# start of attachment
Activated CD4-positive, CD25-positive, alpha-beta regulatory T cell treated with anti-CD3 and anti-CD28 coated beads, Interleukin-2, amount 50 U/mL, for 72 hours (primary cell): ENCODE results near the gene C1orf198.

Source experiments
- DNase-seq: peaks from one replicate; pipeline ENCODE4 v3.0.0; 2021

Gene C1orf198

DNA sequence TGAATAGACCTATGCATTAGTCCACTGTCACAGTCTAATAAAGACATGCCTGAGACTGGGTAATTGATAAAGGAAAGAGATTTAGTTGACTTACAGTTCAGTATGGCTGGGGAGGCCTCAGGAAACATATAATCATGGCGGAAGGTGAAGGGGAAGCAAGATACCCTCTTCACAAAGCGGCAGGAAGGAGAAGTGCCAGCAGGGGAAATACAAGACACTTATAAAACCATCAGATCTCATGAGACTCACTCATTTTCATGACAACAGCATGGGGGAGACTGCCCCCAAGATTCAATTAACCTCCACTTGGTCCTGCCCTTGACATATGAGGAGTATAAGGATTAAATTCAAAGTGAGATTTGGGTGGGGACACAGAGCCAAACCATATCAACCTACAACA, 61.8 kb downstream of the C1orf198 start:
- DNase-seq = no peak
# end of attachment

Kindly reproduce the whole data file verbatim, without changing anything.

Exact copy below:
Activated CD4-positive, CD25-positive, alpha-beta regulatory T cell treated with anti-CD3 and anti-CD28 coated beads, Interleukin-2, amount 50 U/mL, for 72 hours (primary cell): ENCODE results near the gene C1orf198.

Source experiments
- DNase-seq: peaks from one replicate; pipeline ENCODE4 v3.0.0; 2021

Gene C1orf198

DNA sequence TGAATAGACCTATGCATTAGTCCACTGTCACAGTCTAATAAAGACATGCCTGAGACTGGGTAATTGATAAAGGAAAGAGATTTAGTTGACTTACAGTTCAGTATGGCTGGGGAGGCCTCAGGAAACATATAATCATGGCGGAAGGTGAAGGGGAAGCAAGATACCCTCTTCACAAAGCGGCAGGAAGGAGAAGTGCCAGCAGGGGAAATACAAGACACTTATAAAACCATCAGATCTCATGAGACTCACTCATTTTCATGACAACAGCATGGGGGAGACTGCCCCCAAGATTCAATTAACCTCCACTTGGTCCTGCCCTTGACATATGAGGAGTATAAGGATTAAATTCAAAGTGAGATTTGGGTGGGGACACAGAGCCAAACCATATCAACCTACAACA, 61.8 kb downstream of the C1orf198 start:
- DNase-seq = no peak